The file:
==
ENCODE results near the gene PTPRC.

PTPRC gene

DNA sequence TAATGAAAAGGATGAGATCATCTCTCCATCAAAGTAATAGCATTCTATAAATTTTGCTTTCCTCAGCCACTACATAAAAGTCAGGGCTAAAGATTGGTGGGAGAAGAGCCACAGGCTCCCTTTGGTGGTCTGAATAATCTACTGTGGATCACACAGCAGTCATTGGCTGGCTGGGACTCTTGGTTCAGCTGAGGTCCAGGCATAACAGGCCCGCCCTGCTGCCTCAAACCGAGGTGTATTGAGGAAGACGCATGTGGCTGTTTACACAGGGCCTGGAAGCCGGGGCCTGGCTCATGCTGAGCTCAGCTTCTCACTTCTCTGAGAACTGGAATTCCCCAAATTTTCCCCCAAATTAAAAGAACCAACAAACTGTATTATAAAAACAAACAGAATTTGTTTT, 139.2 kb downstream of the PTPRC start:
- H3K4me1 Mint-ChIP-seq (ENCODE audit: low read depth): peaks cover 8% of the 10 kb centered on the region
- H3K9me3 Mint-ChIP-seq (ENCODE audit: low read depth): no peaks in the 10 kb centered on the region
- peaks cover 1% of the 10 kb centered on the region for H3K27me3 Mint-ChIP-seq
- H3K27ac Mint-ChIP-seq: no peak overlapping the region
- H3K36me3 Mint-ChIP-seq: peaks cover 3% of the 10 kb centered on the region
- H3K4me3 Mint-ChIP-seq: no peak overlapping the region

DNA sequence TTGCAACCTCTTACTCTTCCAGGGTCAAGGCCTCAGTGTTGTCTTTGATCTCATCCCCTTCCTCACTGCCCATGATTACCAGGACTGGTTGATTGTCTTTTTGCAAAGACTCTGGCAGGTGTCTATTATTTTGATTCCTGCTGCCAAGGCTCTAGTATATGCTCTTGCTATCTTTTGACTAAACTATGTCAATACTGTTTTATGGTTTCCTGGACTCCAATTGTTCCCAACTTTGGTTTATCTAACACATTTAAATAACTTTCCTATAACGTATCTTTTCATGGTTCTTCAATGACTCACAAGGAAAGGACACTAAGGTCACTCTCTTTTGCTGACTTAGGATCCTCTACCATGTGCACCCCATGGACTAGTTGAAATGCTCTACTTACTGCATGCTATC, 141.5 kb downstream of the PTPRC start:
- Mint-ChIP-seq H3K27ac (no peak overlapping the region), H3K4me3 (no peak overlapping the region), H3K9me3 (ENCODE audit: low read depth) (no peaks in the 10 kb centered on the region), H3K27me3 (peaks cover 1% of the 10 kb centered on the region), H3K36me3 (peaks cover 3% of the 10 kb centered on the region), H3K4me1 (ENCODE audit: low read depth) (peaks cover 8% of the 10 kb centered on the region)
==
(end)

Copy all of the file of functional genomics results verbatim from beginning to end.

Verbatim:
ENCODE results near the gene PTPRC.

PTPRC gene

DNA sequence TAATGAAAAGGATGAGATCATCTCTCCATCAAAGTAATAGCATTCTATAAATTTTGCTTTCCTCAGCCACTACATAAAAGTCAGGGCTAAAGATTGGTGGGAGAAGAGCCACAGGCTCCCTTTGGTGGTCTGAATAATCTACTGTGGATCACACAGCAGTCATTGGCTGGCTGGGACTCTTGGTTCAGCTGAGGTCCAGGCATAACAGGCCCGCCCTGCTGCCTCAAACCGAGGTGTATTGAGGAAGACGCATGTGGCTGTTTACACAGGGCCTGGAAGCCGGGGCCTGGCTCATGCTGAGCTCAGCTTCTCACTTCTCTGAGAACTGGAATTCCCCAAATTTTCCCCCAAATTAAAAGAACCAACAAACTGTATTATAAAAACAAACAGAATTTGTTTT, 139.2 kb downstream of the PTPRC start:
- H3K4me1 Mint-ChIP-seq (ENCODE audit: low read depth): peaks cover 8% of the 10 kb centered on the region
- H3K9me3 Mint-ChIP-seq (ENCODE audit: low read depth): no peaks in the 10 kb centered on the region
- peaks cover 1% of the 10 kb centered on the region for H3K27me3 Mint-ChIP-seq
- H3K27ac Mint-ChIP-seq: no peak overlapping the region
- H3K36me3 Mint-ChIP-seq: peaks cover 3% of the 10 kb centered on the region
- H3K4me3 Mint-ChIP-seq: no peak overlapping the region

DNA sequence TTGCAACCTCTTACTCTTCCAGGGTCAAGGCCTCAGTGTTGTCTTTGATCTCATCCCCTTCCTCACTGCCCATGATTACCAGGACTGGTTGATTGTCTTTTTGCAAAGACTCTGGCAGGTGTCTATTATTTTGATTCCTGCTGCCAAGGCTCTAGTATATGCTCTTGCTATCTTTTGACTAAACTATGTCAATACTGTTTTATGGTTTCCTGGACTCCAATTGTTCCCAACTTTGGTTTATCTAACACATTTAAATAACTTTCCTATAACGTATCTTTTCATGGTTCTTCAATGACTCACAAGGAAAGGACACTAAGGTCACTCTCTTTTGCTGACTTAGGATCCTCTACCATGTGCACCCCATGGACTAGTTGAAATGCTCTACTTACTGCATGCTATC, 141.5 kb downstream of the PTPRC start:
- Mint-ChIP-seq H3K27ac (no peak overlapping the region), H3K4me3 (no peak overlapping the region), H3K9me3 (ENCODE audit: low read depth) (no peaks in the 10 kb centered on the region), H3K27me3 (peaks cover 1% of the 10 kb centered on the region), H3K36me3 (peaks cover 3% of the 10 kb centered on the region), H3K4me1 (ENCODE audit: low read depth) (peaks cover 8% of the 10 kb centered on the region)